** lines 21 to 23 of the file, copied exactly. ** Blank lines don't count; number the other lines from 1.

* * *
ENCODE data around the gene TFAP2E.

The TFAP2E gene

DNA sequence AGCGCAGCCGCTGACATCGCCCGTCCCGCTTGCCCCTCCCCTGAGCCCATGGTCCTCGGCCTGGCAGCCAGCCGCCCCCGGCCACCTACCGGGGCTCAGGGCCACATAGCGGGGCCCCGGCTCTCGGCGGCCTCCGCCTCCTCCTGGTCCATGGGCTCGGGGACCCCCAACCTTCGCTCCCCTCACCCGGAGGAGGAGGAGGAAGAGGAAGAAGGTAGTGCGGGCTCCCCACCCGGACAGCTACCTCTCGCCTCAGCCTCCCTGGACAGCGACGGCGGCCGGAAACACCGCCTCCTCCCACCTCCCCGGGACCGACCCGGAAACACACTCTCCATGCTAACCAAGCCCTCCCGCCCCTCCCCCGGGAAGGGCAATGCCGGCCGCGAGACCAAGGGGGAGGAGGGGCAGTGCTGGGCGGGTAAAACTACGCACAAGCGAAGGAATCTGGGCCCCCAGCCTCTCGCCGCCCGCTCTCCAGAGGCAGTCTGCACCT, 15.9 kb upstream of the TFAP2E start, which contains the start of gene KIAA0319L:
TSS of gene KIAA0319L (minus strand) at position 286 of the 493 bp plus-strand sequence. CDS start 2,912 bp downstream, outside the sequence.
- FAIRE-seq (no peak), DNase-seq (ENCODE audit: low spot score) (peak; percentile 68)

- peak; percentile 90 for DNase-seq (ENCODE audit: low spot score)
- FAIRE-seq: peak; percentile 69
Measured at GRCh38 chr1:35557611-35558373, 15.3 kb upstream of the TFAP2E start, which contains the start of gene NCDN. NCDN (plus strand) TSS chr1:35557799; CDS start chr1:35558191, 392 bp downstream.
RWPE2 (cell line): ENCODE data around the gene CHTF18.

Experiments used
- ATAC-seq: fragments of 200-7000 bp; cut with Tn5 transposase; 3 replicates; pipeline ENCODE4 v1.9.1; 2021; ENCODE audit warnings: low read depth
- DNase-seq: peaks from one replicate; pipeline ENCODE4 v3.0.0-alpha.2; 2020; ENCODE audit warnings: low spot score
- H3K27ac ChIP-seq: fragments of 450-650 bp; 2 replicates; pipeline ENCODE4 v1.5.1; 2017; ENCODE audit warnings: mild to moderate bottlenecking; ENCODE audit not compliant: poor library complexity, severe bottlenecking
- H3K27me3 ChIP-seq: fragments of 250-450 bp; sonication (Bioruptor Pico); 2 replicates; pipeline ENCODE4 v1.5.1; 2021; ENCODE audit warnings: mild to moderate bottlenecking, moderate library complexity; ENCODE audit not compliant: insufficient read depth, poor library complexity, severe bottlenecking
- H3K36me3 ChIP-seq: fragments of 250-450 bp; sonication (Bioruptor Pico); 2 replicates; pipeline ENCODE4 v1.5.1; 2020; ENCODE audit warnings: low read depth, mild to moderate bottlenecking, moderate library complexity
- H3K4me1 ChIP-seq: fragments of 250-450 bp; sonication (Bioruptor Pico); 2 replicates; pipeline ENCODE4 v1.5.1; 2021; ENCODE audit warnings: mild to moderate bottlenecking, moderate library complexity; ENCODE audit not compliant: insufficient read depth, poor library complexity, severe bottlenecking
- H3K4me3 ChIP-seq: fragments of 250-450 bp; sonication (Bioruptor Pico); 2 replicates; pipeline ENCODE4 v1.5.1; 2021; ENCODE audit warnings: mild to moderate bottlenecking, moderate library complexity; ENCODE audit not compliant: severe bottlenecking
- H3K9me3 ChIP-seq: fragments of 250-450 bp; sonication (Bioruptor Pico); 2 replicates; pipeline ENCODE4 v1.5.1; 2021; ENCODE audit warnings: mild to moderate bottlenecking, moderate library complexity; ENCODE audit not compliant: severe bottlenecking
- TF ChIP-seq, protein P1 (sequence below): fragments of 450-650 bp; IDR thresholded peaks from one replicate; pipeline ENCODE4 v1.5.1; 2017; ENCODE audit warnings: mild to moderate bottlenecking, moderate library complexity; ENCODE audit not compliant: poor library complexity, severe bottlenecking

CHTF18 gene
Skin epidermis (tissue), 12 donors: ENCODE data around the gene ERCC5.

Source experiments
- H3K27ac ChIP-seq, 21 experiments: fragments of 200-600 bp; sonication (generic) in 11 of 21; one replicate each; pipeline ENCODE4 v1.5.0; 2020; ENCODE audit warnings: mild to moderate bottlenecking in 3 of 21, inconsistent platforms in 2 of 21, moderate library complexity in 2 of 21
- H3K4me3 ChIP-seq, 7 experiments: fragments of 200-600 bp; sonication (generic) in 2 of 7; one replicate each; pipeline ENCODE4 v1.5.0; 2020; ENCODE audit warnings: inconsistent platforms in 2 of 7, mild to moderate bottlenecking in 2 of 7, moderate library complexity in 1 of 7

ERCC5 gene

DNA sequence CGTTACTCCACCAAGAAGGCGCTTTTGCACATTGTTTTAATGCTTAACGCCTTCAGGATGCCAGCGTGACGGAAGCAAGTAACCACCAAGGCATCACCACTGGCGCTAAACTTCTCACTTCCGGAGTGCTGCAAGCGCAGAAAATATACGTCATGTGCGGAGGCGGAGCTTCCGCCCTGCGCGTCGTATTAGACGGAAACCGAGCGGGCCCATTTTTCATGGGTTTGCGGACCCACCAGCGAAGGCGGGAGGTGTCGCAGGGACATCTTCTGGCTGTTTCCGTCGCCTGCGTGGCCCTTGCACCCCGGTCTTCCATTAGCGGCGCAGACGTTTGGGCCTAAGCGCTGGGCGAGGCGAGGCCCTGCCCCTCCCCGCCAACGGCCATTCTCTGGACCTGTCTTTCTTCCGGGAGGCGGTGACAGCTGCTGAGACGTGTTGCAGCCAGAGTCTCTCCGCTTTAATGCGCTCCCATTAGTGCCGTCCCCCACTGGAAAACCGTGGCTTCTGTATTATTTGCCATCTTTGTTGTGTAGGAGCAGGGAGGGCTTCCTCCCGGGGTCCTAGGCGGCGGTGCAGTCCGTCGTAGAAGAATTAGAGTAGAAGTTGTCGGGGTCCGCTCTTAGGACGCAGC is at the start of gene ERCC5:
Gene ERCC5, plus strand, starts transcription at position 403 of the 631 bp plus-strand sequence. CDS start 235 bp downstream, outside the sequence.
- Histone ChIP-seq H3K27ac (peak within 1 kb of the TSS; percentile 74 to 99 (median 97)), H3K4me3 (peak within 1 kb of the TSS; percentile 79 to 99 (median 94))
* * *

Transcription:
Skin epidermis (tissue), 12 donors: ENCODE data around the gene ERCC5.

Source experiments
- H3K27ac ChIP-seq, 21 experiments: fragments of 200-600 bp; sonication (generic) in 11 of 21; one replicate each; pipeline ENCODE4 v1.5.0; 2020; ENCODE audit warnings: mild to moderate bottlenecking in 3 of 21, inconsistent platforms in 2 of 21, moderate library complexity in 2 of 21